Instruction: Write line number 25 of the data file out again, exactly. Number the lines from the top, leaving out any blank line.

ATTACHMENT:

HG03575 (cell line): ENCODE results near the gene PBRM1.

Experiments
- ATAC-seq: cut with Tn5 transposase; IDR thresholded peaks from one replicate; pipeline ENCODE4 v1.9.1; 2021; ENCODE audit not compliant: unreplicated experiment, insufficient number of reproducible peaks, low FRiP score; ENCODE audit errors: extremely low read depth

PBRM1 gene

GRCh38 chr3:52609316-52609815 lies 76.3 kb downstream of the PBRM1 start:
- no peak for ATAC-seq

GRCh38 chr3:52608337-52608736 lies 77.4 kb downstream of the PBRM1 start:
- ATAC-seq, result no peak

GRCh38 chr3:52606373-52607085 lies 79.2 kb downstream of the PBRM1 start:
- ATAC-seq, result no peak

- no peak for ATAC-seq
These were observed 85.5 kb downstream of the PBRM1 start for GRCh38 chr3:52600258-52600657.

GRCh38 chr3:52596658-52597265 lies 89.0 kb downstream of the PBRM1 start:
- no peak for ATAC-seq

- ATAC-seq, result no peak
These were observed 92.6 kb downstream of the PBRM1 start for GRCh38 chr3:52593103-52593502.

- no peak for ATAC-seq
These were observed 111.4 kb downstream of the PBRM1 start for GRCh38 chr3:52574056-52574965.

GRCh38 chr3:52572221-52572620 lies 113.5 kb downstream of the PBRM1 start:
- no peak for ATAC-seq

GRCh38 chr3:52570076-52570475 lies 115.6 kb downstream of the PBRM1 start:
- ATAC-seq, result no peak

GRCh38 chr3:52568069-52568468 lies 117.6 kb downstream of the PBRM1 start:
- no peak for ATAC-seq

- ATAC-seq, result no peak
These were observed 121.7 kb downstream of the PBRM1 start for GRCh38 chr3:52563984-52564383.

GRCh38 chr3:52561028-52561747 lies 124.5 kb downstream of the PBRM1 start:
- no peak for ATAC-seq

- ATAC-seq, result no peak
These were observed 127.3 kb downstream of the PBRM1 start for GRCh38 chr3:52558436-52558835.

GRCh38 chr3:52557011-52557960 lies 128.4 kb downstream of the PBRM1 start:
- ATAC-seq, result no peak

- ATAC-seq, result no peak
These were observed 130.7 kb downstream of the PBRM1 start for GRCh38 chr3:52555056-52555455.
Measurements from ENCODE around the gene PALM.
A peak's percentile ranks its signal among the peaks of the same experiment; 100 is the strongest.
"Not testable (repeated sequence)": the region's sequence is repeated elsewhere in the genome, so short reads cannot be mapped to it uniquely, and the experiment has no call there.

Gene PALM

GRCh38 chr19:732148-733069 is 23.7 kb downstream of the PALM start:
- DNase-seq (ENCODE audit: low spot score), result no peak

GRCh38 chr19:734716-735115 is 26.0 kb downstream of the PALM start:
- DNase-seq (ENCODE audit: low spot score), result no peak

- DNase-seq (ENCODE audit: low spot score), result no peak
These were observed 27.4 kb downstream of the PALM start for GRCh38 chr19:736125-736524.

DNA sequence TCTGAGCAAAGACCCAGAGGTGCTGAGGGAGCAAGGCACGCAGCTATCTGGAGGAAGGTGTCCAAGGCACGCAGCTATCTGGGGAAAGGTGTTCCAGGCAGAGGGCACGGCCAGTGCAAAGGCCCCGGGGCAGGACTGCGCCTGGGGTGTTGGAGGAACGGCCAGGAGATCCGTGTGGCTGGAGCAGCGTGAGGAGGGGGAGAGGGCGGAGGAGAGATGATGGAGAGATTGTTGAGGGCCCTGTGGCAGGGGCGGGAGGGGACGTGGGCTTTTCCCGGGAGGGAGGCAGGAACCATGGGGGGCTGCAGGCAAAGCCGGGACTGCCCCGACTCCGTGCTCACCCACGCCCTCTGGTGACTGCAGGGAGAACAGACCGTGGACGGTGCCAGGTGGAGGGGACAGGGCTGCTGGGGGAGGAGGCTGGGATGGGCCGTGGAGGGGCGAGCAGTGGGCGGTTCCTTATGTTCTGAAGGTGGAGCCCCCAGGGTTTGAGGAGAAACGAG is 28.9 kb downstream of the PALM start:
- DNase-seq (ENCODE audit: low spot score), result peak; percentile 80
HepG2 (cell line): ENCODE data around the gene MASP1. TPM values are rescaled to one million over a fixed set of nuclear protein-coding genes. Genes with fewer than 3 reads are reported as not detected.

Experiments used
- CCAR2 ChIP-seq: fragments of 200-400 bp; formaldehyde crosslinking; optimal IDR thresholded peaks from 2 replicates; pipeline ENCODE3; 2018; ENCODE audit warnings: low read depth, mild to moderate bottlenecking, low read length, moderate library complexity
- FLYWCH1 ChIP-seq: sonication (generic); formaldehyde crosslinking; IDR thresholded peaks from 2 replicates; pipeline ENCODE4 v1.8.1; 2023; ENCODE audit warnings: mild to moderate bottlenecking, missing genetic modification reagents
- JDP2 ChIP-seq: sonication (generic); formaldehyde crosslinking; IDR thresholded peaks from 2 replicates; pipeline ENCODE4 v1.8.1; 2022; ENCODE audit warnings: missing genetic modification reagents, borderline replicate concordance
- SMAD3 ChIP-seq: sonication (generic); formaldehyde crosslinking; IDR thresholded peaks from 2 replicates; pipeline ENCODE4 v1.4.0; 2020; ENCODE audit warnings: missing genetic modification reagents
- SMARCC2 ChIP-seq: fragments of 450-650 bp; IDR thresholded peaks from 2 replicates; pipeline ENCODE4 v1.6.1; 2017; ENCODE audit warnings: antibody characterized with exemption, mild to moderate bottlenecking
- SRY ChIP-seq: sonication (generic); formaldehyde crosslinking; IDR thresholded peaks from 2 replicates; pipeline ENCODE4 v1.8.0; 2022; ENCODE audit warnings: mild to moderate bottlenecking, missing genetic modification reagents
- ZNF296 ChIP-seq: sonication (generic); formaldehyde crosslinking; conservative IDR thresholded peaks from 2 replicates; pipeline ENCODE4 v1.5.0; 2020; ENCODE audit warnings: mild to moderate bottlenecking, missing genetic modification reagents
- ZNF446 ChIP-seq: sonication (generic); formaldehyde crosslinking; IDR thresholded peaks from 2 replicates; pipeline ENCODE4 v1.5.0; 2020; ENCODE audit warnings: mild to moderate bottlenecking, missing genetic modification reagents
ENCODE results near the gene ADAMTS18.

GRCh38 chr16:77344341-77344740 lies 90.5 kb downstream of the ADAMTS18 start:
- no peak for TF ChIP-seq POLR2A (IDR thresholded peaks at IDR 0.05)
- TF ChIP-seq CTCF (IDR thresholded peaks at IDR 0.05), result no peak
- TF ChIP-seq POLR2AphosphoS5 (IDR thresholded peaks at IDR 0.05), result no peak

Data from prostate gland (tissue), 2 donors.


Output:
- ATAC-seq, result no peak